Quick background: the first time he prayed out loud was for a meal we were eating at FarFar & FarMor's with his cousins. We asked him if he'd like to pray, thinking he'd give us the usual answer of no. But instead, he did and proceeded to thank God for the meal, including the pickles--which made Beth and I chuckle, which made the others think we were terrible parents. His usual M.O. became to pray with squinted eyes, thanking God for every individual thing he could see at the table. One evening while the volunteer youth group leaders were at our house for a planning meeting, we opened in prayer. Each of us (I think there were 5 that night), prayed for quite a while. The whole time, Anders sat there praying himself--for each individual thing in the room he saw: his toys, the people there, etc. It kind of frustrated him, I think, when one person finished and another started. He thought he was done, but then he started again--thanking for the same things for the most part. He went for quite a while praying at meals, but then came to a point where he had enough and stopped.
I guess that wasn't so quick. But he's back in a praying mode. And it makes us thrilled. It's mostly the same prayer: Jesus, thank you for everything. Thank you for Mom and Dad. Amen.
But he desires to pray. And that is what's cool.

That last one is the "I'm frustrated that you're taking pictures of me" look.

I often feel like I'm striking out at prayer. I don't feel like I'm connecting the way I should. Sometimes it does just take practice and perseverance. Jesus told parables about the persistent woman before the judge and the neighbor knocking for bread. Sometimes you just keep going, even though it doesn't feel like much is happening. God is there and He can handle whatever we bring to Him--even our frustrations and anger.

Prayer is about our relationship with God. It's about remembering that He is always present with us--and relating to Him throughout our day accordingly. Unfortunately, that's not always easy to remember to practice. But be patient--and persevere. God's always there, waiting for us to draw close to Him--even when we forget about Him.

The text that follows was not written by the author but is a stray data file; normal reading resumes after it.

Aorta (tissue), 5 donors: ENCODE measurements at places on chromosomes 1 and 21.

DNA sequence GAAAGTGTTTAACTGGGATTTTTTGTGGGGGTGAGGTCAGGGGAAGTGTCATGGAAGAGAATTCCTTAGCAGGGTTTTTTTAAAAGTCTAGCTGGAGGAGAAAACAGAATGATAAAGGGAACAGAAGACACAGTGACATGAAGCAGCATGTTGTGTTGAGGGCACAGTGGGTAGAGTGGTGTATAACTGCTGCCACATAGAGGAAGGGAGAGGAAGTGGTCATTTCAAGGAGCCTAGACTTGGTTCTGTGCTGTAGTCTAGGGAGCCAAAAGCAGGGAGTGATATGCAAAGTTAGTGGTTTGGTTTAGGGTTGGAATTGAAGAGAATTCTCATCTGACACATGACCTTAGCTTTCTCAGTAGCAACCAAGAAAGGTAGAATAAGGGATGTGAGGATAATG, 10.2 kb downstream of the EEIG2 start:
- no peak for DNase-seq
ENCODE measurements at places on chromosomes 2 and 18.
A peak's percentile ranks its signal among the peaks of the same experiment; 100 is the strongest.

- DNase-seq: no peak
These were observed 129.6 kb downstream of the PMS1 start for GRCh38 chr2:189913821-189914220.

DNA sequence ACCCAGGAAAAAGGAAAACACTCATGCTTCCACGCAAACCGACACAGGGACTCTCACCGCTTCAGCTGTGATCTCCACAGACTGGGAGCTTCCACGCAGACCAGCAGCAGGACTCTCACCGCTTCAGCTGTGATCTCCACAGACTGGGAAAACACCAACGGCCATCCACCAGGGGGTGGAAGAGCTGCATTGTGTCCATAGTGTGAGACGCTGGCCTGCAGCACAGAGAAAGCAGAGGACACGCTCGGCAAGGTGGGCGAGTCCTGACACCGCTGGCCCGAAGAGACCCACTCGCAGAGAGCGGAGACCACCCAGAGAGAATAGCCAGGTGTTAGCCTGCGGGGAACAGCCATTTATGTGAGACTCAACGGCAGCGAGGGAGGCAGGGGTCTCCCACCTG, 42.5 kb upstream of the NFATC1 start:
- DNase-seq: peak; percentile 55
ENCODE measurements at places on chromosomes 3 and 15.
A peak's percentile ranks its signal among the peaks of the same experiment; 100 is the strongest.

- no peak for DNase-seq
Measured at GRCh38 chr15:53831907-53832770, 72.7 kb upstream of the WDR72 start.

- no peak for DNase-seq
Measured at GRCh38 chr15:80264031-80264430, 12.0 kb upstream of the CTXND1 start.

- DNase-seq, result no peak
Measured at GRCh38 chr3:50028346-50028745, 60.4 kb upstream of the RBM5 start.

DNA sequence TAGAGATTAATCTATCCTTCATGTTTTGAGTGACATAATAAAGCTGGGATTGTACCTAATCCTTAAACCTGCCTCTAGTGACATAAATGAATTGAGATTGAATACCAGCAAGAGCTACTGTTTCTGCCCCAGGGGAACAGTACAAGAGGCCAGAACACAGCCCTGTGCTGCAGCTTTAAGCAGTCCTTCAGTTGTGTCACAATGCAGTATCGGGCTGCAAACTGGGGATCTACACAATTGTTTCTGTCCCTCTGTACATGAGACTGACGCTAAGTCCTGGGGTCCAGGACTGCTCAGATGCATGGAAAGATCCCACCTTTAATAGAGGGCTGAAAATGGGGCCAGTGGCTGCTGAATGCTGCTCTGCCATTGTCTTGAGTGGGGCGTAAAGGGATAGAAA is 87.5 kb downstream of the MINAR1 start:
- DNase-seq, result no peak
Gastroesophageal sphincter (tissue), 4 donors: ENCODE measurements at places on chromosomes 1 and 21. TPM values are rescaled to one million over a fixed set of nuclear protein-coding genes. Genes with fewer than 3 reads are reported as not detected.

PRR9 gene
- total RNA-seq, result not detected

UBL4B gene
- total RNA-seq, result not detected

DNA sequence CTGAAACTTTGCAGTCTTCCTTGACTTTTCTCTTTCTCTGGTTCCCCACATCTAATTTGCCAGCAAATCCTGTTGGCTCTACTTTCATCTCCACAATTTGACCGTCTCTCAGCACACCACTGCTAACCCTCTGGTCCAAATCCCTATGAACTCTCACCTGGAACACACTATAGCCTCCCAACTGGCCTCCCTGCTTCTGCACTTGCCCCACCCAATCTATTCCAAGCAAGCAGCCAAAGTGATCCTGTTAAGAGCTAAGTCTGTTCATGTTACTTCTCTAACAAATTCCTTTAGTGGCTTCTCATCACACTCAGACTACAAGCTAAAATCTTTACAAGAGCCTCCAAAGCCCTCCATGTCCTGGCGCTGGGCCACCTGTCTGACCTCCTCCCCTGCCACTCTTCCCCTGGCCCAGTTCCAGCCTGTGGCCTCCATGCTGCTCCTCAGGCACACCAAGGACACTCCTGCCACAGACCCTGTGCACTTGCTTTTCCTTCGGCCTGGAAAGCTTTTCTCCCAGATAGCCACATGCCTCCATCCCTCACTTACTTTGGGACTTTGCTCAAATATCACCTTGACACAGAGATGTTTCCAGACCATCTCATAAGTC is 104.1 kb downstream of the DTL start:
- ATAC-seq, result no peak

We Put the "Fun" in Funeral

We came off quite a week last week. Thursday we had a congregational meeting, Friday was a funeral, Saturday a funeral, and I was supposed to tag-team preach on Sunday and have a picnic with the youth group afterward, but I got sick on Saturday night and missed church on Sunday morning.

The funeral on Friday was for a former pastor in Canada, Tom Wilkinson. As a former pastor, there was quite a lot of involvement in the memorial service. The superintendent of the Canada Conference of the Covenant Church flew out for the service. I got to read scripture. It really was a nice service. Tom had been in the hospital for a while and had been thinking about what he wanted for his memorial service. He had even written the message. It was a wonderful reflection on his life shaped around Psalm 23. The family didn't really have to do much planning--everything was pretty much in order as to what Tom had wanted. (Side note: do your families well--have it thought through and planned out for them)

After the second memorial service someone had brought up how different Christian funerals were from ones for unbelievers. Most of us hadn't been to a funeral for an unbeliever. I had actually been thinking about how terrible death must be for someone who has no hope. Or the support of the Body to get them through.

On the shelf where death's book sits, the focal point is really on the bookends--life on both sides. The here and the hereafter. Maybe a better image is a suspension bridge between two lush plateaus--one of which is unimaginable as to the beauty of what awaits us there.

And so, life goes on for us.

Embrace life as it comes now and enjoy it, but put your hope in what is to come. Don't compromise your identity as a citizen of Heaven for the lures of worldly living. But be sure to enjoy the ride along the way.


From the Mouths of Babes

Psalm 8 says that from the lips of children and infants God has ordained praise.

The other day Anders starting singing, "My soul, my soul must sing. My soul, my soul must sing." It took me a few seconds to figure out what he was singing, but it turned out to be "Beautiful One" by Jeremy Camp. He has a version of it on one of his kids' praise CDs.

Beautiful One, I love You.
Beautiful One, I adore.
Beautiful One, my soul must sing.

I'm not sure if there's much else that can move a parent's heart than hearing their toddler praising God out of the blue. Maybe that's part of what having faith like a child is all about--just being able to worship God spontaneously.